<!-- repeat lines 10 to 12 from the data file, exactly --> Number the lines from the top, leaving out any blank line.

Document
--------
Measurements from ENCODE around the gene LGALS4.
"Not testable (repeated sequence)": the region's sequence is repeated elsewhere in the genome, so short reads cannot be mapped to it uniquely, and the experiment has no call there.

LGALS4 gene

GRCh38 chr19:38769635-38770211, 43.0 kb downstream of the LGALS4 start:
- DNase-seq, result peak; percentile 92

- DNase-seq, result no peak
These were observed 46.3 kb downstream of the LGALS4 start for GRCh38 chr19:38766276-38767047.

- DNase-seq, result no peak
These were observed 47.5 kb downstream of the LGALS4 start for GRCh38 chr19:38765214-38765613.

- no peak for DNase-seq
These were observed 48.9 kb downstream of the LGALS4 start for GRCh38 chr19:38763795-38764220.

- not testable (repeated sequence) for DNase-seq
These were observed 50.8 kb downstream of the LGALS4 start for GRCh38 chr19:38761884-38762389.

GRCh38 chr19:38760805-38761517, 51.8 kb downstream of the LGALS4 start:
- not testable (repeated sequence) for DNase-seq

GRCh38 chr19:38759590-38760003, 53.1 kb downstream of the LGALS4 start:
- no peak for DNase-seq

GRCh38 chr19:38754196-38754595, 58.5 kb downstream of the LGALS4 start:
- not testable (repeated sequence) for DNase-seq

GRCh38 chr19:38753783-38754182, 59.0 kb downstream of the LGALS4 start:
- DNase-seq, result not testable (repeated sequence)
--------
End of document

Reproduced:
- no peak for DNase-seq
These were observed 48.9 kb downstream of the LGALS4 start for GRCh38 chr19:38763795-38764220.

- not testable (repeated sequence) for DNase-seq